(Note: predictably, I've buried the lede.)
Above: a photo from my old classroom in Oregon, IL, a former industrial arts room where I taught high school art for eleven years. This was the biggest class I had ever taught, and my camera was unable to capture the students beyond the left side of the photo and the half-dozen advanced students I sequestered in an unused office across the hall. I somehow managed to teach 40 teenagers during that after-lunch class. The numbers on the photo were added for a long-forgotten Livejournal entry I wrote about my room, and I'm sure it went something like this:
1. Corner of black and white U2 poster, ca. 2001.
2. Old supply lockers we painted to resemble paintings by Picasso. Rumor has it that my successor got rid of them as soon as she moved in, which is a shame because the resemblance was uncanny.
3. Mysterious and giant taxidermied golden eagle (I think) that was in the room when I started teaching; I had the kids draw it every once in a while.
4. Probably uninsulated concrete blocks on two exposed walls ensured that the room was ice cold in the winter.
5. Beloved bulletin board that I always crammed with art, music, and movie posters. (Pink Floyd provided an easy colors-of-the-spectrum visual aid; also on the board that year were The Beatles, Super Fly, The Clash, Taxi Driver, Fargo, and We Can Do It.)
6. Terrible farmer's milkin' stools provided no back support. Somebody donated an old church pew for extra seating under the bulletin board, and I also had a cafeteria table way in the corner, where the bad kids always wanted to sit, thus making it extra hard for me to get to them.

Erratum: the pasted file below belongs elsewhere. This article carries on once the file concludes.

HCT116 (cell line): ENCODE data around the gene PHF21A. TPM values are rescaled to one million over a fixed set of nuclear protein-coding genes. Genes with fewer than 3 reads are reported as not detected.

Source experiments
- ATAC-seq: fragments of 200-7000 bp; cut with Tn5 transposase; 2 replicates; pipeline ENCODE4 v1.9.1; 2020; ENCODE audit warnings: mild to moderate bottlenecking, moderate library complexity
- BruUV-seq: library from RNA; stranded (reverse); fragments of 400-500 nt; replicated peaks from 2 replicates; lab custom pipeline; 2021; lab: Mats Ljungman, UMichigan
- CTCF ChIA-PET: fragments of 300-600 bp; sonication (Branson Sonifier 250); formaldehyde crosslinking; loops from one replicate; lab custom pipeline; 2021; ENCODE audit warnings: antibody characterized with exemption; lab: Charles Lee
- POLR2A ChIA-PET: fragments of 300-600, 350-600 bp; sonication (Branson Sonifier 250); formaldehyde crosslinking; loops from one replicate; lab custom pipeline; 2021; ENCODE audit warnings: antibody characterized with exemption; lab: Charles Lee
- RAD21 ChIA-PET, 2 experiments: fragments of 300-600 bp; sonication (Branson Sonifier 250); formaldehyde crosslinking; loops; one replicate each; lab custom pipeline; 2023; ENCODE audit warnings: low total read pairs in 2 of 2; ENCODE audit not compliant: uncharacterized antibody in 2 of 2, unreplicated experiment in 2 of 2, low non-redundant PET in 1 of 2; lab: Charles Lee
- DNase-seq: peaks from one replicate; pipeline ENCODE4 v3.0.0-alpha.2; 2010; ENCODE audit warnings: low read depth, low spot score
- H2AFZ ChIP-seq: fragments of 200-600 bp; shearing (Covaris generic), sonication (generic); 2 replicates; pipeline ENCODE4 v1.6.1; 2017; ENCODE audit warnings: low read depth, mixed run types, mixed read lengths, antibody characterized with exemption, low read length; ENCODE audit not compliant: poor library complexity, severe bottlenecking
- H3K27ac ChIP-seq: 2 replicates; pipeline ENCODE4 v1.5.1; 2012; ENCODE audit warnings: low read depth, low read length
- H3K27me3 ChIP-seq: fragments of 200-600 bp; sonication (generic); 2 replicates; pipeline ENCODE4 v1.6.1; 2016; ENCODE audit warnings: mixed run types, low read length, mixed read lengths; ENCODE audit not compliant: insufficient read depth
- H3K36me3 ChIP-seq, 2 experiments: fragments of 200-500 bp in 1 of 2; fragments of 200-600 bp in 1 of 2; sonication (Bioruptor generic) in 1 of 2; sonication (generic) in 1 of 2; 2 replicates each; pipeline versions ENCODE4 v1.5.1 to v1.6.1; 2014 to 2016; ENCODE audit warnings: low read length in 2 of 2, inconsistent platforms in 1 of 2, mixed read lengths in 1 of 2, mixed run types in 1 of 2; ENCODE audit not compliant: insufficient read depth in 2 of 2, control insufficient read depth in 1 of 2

7. Here's one of the busted-up artist desks we bought that fell apart within a few years, unable to deal with the wear and tear this many kids managed to dish out on a daily basis. I made repairs with duct tape.
Overcrowding and underfunding were the main reasons I took the job at Unity High School in southern Champaign County, with its immaculate building and an art room that was designed to be an art room.
I taught at Unity for six years before taking this year off to concentrate on painting. And after giving the matter a lot of thought, I've decided to continue to concentrate on painting. I am going to turn in my letter of resignation to my principal and revisit my now-former students and colleagues this afternoon, and I hope they will understand.
I had intended to return to my job during the 2011-12 school year, but this fall's cancer scare shook me to my core. I've already written so much about it. Suffice it to say that it crystallized my feelings about my need to paint. When I thought about the prospect of cancer and especially dying from cancer, I felt concern for two things: my husband/family and the pictures I would never get to paint, future paintings I had been reserving for summer vacations and my retirement years. I didn't think about the classes I'd never get to teach, not even once.
The idea that I might die before I'd finally get to paint seemed so unfair, not to mention the fact that it might happen during a time of happiness and love after so many years of loneliness. Luckily my cancer scare turned out to be nothing, but before I could know this, I had the entire month of September to meditate on WHAT IF.
I've also been thinking about my relatives. My mother's side of the family is extremely long-lived, but my father's side...not so much. When I remember my uncle Dale, his hands and body plagued by the tremors of Parkinson's, or my aunt Elaine, whose vision faded until she was nearly blind, I am reminded that painting is a physical activity. Obviously it takes a freakishly steady hand and the eyesight of an eagle to produce a painting like this one...
...and just like everybody else, I have been given no guarantee that my hand and my eyes will remain in their current condition for the rest of my life.
(Above: the view from my OHS classroom. UHS did not have a view.)